While Springsteen's can't-let-go friend "could throw that speedball by you, make you look like a fool boy", 19th-century Major League baseball's best pitcher set his amazing record with a mixture of speed, guile, and strategy. That record--winning 59 games in 1884--is so far beyond today's numbers that fans today can barely relate.
But baseball, as Edward Achorn does a good job documenting for us, was a different game, starting with the barely--bare-handed fielders, mound-less pitchers, helmet-less hitters, and sometimes fence-less outfields made for a very different game. The softer ball kept in play for a full game made long drives and home runs rare. Pitchers started almost every game they finished. Substitution was only allowed for injuries, so replacing a pitcher meant bringing a position player to the mound and banishing the disgraced pitcher to that player's vacated spot.
Even the travel and weather conditions were different then--the great volcanic explosion on Krakatoa on the far side of the world resulted in the coldest and wettest summer in memory, keeping crowds down and resulting in games played under cold, wet (further reducing the ball to mush as the game progressed), and windy conditions all summer. And road trips meant long train rides sitting up in coach--owners wouldn't cut into profits to pay for sleeper berths; trips to Chicago and Detroit (the distant "Western" division teams then) took three days.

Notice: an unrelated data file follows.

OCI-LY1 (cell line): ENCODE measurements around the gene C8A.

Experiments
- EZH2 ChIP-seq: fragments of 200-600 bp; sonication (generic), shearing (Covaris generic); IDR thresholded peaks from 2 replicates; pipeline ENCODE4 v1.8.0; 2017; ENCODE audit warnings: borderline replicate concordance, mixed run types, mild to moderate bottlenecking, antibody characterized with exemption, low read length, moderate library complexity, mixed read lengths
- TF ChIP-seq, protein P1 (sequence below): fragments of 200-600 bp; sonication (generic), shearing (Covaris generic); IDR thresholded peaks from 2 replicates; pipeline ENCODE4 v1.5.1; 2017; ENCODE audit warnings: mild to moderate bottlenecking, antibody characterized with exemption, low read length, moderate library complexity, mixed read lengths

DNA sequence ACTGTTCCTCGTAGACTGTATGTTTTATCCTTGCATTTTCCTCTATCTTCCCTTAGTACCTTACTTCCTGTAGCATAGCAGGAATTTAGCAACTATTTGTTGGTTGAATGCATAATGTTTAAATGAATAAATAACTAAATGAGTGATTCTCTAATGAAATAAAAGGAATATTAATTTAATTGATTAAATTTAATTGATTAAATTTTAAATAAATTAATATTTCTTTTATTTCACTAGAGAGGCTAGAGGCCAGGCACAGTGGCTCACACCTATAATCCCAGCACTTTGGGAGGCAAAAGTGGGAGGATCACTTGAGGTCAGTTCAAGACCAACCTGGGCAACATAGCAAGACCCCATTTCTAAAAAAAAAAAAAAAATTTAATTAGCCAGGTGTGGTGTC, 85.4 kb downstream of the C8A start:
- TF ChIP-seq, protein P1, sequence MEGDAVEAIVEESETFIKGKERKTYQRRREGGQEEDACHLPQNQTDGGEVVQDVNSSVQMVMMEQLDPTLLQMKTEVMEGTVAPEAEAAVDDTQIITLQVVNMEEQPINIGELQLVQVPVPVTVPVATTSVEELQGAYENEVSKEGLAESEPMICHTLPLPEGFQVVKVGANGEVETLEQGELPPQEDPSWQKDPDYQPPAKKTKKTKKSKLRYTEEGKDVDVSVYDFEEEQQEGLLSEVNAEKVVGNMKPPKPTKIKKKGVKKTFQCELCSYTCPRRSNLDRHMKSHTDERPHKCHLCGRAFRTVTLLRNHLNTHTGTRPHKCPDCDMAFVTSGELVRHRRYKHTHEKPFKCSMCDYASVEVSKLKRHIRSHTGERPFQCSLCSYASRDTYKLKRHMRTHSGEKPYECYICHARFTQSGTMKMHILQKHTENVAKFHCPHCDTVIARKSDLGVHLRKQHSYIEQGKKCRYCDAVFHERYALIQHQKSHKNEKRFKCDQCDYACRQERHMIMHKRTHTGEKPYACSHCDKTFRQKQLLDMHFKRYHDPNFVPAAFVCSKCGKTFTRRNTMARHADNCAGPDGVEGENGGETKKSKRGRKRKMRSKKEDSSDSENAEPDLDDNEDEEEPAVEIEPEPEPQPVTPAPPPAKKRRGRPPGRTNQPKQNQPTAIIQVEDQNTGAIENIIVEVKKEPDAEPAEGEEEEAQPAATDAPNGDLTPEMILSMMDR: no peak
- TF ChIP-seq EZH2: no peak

Achorn documents all these differences from today's game, not to diminish Radbourn's accomplishments, but to distinguish them. After a brief biography of the Old Hoss, the rest of the book is a game by game journey through Radbourn's glory days--which started with his arm in agony and some question whether he would even be able to pitch in '84 after "throwing out" his arm in the previous year. In between game accounts, Achorn weaves accounts of the players, the teams, the towns, and the fanatics of the 19th Century Major Leagues. It becomes clear that baseball was "America's game" then and for decades to come not just because of its popularity but because of its perfect mirror of the best and just as frequently the worst of America.
Perhaps the weakest part of Achorn's story is the outside-the-lines account of Radbourn's relationship with the widow Carrie Stanhope. This isn't due to his writing abilty, which is fine, but to the lack of historical documentation, a problem that lurks in the background through the entire account. While Achorn has done a superb job of researching the official documentation of the era (newpapers, government and business records, and formal letters), the lack of extensive personal anecdotes and documentation is reflective of both the absence of celebrity reporting in the time, and of the fact most athletes would hardly have been considered celebrities in those days anyway. So Achorn does what he can with the thin documentation of Radbourn's relationship, but it is mostly speculation. Knowing the players of the era, what they thought and felt and how they lived outside the lines, remains the realm of fiction.